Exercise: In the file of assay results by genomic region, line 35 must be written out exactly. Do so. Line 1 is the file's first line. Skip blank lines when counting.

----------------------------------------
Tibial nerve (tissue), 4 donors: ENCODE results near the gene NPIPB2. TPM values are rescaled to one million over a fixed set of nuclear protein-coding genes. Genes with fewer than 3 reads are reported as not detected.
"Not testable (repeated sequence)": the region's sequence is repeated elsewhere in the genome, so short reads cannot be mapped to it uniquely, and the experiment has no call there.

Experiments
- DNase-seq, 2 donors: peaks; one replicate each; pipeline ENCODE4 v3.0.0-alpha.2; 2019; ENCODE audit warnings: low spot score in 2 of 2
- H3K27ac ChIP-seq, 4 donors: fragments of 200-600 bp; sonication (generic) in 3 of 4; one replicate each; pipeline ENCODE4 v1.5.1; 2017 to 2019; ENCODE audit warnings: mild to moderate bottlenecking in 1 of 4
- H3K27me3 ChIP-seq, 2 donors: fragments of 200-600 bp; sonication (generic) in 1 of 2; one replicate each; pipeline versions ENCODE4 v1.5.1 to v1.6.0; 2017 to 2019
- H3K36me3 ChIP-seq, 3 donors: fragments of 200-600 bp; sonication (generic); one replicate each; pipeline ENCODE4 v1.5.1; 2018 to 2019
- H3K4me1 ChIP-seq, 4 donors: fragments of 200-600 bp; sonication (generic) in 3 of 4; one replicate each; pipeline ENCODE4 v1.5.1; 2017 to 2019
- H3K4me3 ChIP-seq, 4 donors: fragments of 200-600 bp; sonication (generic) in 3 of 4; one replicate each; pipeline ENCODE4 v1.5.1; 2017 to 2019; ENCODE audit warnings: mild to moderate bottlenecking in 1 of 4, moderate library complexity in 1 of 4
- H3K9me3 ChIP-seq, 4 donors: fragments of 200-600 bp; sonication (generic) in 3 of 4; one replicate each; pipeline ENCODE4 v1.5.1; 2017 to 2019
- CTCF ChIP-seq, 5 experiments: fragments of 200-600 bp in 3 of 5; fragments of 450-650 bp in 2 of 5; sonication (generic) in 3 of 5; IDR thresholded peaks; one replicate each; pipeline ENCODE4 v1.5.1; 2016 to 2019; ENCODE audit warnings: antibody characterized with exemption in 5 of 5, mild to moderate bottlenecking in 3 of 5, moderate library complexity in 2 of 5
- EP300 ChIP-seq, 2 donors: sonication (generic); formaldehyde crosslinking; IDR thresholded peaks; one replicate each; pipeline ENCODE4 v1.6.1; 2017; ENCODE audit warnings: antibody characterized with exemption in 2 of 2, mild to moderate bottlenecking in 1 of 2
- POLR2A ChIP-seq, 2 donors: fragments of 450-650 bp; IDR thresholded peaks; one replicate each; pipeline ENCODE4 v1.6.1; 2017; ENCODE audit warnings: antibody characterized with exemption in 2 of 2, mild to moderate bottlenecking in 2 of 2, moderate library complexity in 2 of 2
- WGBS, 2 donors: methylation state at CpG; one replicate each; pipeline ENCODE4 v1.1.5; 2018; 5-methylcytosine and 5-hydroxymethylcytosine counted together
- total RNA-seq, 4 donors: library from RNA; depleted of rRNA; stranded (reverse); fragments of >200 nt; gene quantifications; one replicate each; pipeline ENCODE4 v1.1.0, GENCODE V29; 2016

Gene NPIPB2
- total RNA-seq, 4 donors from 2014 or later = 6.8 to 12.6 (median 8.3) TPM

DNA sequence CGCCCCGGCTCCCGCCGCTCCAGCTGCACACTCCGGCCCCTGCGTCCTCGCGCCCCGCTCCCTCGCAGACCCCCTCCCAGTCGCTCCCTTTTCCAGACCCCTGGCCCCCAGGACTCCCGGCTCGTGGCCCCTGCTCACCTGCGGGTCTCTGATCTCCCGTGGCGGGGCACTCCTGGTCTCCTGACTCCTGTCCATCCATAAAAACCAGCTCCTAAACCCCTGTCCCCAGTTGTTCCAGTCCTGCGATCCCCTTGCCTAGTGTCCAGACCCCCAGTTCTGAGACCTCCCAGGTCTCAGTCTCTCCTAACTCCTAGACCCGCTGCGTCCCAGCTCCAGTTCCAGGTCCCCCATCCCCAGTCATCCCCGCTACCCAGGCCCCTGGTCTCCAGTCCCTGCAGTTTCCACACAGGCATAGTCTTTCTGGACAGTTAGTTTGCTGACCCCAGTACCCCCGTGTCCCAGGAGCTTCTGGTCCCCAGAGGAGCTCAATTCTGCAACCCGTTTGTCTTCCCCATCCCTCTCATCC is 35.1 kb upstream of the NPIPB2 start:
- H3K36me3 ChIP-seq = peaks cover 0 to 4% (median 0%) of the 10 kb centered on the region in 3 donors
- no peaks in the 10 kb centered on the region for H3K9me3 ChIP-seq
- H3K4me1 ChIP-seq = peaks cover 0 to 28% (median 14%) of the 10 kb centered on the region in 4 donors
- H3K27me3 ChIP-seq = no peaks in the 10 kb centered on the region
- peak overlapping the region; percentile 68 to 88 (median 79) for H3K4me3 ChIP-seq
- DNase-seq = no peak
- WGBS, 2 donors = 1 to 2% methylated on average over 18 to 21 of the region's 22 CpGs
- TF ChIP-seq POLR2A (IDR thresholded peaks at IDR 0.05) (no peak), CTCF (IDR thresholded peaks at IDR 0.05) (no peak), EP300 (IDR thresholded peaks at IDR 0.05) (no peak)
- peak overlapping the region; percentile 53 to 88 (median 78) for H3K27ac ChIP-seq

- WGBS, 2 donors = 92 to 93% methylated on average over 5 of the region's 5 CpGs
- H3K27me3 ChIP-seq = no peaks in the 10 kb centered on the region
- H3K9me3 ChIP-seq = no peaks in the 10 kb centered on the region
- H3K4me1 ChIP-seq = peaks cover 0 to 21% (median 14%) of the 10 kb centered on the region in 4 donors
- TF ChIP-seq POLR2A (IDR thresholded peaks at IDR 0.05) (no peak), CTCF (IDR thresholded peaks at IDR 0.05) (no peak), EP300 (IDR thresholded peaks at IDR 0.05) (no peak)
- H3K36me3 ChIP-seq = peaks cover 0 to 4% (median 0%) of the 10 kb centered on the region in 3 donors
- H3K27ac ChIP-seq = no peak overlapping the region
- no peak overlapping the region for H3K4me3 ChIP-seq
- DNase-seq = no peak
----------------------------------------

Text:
- no peak overlapping the region for H3K4me3 ChIP-seq